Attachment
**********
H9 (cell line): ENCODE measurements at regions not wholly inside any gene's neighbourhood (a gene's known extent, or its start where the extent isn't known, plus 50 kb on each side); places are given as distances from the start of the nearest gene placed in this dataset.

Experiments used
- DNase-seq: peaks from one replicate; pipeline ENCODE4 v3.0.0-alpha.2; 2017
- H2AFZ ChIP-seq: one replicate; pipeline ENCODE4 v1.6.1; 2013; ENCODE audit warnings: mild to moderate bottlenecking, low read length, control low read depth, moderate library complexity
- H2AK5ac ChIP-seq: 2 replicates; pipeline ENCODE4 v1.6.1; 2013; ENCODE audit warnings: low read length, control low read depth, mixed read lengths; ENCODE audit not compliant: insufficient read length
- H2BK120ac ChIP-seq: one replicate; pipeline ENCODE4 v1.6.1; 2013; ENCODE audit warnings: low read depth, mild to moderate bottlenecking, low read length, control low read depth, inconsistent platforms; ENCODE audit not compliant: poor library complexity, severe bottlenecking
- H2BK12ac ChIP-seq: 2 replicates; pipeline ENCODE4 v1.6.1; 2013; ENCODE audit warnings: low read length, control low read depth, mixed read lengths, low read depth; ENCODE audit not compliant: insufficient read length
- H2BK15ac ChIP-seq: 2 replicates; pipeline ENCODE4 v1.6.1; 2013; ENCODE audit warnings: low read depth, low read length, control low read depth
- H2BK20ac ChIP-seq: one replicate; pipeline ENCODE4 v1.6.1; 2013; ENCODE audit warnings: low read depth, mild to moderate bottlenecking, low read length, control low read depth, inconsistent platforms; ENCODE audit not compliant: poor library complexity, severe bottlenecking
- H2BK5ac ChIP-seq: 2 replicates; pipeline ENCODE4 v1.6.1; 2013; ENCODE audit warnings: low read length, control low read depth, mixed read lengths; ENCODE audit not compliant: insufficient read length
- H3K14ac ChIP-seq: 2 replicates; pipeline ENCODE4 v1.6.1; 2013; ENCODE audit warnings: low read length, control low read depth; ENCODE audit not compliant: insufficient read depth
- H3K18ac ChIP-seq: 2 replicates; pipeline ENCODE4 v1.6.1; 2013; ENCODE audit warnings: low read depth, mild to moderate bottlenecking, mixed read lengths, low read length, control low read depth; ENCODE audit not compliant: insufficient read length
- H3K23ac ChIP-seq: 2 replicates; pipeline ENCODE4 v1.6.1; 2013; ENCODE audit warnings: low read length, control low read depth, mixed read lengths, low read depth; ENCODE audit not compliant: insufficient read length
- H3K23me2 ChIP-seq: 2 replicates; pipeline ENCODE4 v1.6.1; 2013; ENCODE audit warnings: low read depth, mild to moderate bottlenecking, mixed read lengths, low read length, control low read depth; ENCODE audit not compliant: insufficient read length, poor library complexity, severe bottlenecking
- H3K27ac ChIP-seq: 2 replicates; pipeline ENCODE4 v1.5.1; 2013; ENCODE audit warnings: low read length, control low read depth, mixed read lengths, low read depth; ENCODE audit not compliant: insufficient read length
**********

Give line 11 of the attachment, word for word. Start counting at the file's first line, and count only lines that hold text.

- H3K14ac ChIP-seq: 2 replicates; pipeline ENCODE4 v1.6.1; 2013; ENCODE audit warnings: low read length, control low read depth; ENCODE audit not compliant: insufficient read depth